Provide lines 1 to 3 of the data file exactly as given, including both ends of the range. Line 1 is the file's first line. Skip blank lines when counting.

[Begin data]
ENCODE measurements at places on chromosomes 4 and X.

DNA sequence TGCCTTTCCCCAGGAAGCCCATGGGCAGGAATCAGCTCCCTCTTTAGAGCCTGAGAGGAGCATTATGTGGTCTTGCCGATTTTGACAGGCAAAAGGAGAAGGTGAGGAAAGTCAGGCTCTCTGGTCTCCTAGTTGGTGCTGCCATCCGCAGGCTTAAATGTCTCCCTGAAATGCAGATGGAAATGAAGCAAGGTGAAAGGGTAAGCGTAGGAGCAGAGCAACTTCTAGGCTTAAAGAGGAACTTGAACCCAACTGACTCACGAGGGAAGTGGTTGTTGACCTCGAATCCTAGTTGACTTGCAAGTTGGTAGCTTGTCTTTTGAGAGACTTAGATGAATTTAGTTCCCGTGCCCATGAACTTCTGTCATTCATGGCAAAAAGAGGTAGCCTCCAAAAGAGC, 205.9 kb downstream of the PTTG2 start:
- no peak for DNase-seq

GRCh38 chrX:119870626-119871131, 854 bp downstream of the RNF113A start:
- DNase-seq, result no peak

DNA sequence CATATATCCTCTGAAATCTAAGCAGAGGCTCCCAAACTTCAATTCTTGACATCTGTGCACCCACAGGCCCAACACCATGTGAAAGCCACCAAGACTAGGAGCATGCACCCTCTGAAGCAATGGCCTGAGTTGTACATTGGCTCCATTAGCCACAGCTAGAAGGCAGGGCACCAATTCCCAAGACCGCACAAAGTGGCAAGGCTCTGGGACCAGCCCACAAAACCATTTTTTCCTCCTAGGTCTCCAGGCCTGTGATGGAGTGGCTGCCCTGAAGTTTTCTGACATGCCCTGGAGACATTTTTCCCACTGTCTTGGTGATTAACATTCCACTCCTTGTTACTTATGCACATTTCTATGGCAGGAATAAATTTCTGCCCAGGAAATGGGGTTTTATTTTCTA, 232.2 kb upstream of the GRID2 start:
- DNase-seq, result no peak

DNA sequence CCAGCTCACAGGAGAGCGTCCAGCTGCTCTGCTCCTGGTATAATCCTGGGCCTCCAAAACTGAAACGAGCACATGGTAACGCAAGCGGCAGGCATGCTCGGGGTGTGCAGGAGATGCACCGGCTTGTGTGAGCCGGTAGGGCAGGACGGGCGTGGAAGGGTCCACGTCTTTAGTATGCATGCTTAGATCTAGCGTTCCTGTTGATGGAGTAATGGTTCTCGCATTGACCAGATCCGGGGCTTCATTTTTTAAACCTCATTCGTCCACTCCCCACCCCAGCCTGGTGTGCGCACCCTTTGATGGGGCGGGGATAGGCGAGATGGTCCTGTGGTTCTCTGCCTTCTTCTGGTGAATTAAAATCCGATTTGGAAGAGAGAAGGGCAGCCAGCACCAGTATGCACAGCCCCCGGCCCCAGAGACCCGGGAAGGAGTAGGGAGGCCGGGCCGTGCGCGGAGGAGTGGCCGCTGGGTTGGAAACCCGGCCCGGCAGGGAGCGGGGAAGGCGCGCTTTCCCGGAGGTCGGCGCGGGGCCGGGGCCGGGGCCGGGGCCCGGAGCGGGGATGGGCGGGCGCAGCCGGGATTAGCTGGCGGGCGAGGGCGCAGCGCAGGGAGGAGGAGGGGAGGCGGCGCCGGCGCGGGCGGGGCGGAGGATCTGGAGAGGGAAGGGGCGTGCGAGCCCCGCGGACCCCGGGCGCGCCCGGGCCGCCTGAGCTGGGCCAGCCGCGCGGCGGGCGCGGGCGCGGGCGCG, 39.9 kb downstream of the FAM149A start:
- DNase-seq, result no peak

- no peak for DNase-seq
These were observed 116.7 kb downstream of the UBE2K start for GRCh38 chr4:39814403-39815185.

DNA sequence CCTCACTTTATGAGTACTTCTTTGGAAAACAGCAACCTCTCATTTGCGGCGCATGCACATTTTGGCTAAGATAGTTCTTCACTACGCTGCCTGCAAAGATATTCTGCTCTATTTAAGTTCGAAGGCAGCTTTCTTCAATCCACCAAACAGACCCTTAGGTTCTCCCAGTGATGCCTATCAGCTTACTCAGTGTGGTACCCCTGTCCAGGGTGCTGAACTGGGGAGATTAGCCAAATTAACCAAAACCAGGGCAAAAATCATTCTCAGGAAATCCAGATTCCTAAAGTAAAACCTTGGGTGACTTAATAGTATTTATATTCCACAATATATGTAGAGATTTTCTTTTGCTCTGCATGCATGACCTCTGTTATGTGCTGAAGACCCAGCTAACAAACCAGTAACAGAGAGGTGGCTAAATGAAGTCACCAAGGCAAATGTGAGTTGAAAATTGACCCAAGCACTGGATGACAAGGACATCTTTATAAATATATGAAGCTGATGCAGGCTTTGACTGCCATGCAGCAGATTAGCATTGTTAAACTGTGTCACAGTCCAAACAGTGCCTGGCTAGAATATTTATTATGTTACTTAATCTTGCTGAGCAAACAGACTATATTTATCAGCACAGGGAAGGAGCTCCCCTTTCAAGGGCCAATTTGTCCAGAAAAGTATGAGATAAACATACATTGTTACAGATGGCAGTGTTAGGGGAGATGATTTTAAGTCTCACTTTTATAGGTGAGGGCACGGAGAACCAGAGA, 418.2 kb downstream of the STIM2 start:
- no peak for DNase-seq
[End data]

ENCODE measurements at places on chromosomes 4 and X.

DNA sequence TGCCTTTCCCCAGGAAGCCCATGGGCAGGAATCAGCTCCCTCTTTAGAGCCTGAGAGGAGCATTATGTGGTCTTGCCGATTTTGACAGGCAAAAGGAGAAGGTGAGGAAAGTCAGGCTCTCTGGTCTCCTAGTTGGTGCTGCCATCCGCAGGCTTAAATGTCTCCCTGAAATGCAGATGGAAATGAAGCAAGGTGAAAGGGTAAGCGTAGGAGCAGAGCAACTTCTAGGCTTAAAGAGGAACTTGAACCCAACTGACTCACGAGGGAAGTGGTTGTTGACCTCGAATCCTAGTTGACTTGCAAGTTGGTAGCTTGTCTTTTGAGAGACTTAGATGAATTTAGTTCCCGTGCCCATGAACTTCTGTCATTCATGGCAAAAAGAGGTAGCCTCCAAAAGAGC, 205.9 kb downstream of the PTTG2 start:
- no peak for DNase-seq